The paper presented in this Mannheim Applied Seminar studies tax evasion at the top of the U.S. income distribution using IRS micro-data from (i) random audits, (ii) targeted enforcement activities, and (iii) operational audits. Drawing on this unique combination of data, the authors demonstrate empirically that random audits underestimate tax evasion at the top of the income distribution. Specifically, random audits do not capture most tax evasion through offshore accounts and pass-through businesses, both of which are quantitatively important at the top. The authors provide a theoretical explanation for this phenomenon, and they construct new estimates of the size and distribution of tax noncompliance in the United States. In their model, individuals can adopt a technology that would better conceal evasion at some fixed cost. Risk preferences and relatively high audit rates at the top drive the adoption of such sophisticated evasion technologies by high-income individuals. Consequently, random audits, which do not detect most sophisticated evasion, underestimate top tax evasion. After correcting for this bias, the authors find that unreported income as a fraction of true income rises from 7% in the bottom 50% to more than 20% in the top 1%, of which 6 percentage points correspond to undetected sophisticated evasion. Accounting for tax evasion increases the top 1% fiscal income share significantly.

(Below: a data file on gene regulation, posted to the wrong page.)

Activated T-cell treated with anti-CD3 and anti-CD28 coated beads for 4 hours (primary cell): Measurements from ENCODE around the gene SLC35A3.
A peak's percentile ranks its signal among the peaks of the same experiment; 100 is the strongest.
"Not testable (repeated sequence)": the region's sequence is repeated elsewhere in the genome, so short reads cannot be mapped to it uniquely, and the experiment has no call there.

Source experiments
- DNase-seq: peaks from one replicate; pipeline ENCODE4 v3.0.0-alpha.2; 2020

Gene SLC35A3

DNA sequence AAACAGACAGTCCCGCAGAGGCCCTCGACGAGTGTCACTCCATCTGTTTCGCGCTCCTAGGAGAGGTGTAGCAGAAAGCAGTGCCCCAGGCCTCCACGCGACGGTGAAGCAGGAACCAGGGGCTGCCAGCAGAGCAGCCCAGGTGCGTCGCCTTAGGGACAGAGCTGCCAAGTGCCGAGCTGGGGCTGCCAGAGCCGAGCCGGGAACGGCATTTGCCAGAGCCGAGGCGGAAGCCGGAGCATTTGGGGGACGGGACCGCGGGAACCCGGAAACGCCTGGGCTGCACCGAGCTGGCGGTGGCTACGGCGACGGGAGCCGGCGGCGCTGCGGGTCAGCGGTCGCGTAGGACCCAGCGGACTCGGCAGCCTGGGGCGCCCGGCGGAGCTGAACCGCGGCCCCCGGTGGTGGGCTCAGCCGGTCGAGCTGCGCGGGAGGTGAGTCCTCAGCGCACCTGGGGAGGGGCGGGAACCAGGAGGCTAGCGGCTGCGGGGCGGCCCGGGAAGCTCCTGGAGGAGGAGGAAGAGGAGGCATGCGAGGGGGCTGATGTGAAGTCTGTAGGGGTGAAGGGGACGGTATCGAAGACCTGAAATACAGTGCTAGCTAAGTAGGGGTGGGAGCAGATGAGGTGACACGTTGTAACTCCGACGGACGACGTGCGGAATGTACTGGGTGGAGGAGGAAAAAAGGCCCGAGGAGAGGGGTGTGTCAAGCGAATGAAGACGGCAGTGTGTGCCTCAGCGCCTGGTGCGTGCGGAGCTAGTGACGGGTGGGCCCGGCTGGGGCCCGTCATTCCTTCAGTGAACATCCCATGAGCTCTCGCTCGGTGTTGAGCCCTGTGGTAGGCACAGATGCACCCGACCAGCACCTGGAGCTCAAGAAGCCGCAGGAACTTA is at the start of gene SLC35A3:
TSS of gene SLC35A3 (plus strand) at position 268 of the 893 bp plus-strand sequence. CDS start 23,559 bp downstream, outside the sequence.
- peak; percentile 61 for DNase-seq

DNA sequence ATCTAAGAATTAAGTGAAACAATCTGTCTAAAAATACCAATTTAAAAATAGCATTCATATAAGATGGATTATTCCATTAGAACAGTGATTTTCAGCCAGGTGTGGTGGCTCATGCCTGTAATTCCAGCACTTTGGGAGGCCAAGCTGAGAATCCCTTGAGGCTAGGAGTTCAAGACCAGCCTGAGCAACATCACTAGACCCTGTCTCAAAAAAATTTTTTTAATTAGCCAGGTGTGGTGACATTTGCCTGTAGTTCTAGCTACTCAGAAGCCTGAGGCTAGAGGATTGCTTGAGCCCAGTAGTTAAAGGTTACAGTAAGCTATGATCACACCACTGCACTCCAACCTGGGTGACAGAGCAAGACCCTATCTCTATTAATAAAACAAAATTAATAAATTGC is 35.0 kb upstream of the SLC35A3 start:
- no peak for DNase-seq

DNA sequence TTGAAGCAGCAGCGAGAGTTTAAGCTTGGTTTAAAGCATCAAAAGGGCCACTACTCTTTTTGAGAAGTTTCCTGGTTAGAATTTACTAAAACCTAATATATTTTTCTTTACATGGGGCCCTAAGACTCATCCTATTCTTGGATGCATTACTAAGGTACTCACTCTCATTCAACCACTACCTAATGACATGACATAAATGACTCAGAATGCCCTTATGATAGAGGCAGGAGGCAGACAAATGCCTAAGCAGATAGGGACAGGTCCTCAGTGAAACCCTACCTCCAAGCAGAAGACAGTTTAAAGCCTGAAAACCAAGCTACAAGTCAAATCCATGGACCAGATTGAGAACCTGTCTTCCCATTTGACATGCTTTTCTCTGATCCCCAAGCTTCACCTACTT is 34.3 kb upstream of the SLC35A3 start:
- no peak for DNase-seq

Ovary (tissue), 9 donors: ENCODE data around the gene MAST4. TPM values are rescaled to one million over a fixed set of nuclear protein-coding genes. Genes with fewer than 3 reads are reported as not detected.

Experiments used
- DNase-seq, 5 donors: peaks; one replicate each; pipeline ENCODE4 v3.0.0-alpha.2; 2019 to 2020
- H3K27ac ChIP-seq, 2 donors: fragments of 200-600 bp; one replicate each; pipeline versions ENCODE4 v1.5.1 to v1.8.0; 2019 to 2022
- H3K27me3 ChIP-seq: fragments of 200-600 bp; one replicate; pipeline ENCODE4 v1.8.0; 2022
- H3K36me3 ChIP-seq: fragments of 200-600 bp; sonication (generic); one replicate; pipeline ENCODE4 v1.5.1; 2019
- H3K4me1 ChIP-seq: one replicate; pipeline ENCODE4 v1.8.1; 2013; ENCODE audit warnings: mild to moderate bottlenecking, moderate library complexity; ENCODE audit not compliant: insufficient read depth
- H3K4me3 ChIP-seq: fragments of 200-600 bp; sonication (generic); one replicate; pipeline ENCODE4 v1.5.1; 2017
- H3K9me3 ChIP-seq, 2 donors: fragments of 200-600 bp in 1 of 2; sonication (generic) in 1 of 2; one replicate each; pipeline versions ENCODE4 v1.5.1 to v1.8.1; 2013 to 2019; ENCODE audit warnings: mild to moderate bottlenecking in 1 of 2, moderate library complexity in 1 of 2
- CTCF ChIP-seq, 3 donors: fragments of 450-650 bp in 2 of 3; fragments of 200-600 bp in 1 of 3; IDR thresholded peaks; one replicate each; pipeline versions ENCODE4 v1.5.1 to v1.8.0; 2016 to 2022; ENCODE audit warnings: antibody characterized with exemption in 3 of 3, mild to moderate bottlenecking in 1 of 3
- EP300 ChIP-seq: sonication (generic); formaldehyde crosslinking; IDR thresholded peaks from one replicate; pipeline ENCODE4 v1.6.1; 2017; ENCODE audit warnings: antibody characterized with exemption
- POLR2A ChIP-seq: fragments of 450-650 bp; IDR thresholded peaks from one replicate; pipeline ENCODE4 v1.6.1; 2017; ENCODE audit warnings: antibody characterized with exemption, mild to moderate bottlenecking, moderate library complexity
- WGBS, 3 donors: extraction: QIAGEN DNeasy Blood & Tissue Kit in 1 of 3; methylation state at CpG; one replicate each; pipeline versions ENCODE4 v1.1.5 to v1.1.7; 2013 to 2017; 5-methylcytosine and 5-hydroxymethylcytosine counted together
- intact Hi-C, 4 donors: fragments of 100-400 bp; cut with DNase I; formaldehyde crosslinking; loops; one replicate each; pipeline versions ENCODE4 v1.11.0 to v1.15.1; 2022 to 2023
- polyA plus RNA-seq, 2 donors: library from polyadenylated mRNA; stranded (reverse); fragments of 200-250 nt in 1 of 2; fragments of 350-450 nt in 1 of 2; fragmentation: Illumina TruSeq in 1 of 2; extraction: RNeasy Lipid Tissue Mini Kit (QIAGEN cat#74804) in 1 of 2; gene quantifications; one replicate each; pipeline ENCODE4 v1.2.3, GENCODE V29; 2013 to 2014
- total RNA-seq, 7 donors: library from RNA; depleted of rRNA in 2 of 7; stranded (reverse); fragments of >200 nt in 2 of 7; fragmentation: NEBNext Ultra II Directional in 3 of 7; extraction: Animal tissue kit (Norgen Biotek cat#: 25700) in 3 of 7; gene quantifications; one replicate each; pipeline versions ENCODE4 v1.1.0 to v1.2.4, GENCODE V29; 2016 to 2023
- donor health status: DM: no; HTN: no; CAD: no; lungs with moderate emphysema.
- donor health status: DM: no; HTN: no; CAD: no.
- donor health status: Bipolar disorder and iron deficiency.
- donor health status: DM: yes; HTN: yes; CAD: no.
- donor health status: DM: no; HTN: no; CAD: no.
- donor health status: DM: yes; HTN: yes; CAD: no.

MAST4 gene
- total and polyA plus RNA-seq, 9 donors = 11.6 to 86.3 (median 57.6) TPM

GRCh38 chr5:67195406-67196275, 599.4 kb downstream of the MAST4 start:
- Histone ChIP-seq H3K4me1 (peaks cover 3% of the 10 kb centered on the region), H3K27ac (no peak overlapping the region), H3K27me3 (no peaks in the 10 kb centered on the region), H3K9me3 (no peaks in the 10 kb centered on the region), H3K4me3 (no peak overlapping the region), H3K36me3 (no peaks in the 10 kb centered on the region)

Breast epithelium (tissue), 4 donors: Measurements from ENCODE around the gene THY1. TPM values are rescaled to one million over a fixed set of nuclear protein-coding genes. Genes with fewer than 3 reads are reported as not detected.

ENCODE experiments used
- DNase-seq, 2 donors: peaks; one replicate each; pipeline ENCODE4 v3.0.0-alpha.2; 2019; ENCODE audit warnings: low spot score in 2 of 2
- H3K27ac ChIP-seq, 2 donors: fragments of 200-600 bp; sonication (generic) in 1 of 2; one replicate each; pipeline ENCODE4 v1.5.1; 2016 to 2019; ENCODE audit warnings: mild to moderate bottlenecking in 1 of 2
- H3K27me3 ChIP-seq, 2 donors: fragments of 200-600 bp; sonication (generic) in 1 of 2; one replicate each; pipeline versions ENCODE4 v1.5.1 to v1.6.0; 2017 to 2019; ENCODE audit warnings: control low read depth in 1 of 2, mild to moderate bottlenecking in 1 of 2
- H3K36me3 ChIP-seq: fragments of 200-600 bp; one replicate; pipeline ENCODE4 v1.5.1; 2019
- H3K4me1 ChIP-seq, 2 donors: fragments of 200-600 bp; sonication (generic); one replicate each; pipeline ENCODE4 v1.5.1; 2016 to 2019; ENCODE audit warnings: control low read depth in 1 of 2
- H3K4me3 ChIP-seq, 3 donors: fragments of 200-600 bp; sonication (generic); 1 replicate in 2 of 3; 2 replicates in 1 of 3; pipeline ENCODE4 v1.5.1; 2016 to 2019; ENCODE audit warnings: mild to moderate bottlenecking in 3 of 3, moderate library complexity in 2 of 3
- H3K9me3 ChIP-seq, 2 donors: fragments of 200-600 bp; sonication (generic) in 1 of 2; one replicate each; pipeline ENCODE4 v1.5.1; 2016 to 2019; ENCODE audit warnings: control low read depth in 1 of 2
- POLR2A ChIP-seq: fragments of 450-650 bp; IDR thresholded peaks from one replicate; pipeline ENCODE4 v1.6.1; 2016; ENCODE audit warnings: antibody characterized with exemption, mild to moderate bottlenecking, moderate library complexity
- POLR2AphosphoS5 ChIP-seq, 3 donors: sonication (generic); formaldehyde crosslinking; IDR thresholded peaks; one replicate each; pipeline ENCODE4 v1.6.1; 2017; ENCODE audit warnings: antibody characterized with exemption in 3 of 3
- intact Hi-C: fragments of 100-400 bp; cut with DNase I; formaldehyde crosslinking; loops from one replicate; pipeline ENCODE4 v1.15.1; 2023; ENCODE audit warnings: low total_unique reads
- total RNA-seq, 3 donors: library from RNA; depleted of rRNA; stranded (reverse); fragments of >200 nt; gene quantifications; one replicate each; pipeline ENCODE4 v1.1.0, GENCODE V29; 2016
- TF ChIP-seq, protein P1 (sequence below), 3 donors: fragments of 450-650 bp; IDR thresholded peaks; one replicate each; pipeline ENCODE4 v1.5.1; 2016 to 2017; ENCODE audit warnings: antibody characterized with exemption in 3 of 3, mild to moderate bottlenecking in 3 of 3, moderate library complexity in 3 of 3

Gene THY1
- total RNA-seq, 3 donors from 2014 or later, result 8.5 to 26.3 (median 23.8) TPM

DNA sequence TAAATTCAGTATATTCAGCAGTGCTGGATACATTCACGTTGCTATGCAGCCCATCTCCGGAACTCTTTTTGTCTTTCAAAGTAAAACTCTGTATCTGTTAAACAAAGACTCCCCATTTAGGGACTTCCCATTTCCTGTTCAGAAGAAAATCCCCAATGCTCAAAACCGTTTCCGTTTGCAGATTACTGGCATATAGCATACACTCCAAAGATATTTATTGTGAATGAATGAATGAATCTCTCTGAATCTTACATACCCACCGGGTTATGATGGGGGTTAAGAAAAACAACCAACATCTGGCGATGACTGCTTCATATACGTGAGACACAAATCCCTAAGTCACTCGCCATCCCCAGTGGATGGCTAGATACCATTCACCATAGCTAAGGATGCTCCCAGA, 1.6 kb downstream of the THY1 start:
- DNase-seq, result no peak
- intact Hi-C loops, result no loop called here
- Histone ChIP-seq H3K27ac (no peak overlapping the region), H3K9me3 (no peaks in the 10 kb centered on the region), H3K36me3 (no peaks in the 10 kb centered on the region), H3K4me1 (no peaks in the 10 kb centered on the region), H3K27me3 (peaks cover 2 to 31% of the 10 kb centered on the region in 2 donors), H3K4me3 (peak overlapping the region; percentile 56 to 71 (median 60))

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27.04.2022 | 12:15 - 13:30 (CET)
ZEW – Leibniz-Zentrum für Europäische Wirtschaftsforschung
L 7, 1 68161 Mannheim